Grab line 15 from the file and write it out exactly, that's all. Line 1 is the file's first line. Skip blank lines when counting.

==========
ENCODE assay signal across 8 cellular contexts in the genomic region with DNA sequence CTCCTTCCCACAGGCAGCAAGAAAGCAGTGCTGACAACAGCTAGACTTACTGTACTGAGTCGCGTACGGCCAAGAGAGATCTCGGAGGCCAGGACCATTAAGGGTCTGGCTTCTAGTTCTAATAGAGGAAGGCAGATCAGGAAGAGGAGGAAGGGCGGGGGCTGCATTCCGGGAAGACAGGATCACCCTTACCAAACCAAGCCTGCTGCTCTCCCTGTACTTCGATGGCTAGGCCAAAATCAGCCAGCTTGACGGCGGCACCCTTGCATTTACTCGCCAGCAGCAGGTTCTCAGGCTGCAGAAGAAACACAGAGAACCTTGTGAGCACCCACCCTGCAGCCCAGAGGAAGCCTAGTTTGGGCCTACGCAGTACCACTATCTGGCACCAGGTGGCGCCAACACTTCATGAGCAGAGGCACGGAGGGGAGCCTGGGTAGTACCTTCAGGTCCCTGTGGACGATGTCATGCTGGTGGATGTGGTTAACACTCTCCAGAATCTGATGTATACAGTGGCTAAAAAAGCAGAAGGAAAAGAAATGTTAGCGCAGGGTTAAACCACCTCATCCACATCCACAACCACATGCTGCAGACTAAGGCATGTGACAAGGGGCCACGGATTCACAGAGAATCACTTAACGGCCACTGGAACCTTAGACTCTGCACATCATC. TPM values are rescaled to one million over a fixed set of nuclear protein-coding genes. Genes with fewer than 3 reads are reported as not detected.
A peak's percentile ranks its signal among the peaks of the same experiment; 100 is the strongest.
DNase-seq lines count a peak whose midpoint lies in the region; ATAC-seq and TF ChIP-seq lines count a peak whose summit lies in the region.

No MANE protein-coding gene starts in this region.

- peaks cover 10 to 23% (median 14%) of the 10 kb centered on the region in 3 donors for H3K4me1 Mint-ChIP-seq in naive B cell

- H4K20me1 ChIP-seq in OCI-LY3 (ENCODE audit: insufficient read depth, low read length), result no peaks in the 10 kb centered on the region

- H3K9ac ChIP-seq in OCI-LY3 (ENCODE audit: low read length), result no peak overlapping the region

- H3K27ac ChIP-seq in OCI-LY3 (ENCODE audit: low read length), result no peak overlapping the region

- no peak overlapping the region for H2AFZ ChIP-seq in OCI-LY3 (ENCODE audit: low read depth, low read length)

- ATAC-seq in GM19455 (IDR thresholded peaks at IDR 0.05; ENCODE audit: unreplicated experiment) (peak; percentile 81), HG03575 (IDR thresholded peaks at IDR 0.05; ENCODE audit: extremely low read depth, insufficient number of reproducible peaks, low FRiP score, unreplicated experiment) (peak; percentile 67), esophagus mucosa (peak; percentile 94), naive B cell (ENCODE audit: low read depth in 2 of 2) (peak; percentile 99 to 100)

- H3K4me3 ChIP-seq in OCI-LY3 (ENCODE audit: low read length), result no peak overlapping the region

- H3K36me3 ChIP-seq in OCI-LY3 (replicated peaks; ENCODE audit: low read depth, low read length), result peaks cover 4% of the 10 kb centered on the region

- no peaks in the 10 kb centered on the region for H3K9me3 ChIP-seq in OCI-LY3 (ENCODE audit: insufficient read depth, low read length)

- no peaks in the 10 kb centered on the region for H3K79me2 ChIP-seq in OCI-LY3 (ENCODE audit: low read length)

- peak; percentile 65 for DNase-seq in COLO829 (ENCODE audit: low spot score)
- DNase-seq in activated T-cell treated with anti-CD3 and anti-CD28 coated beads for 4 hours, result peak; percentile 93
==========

- peak; percentile 65 for DNase-seq in COLO829 (ENCODE audit: low spot score)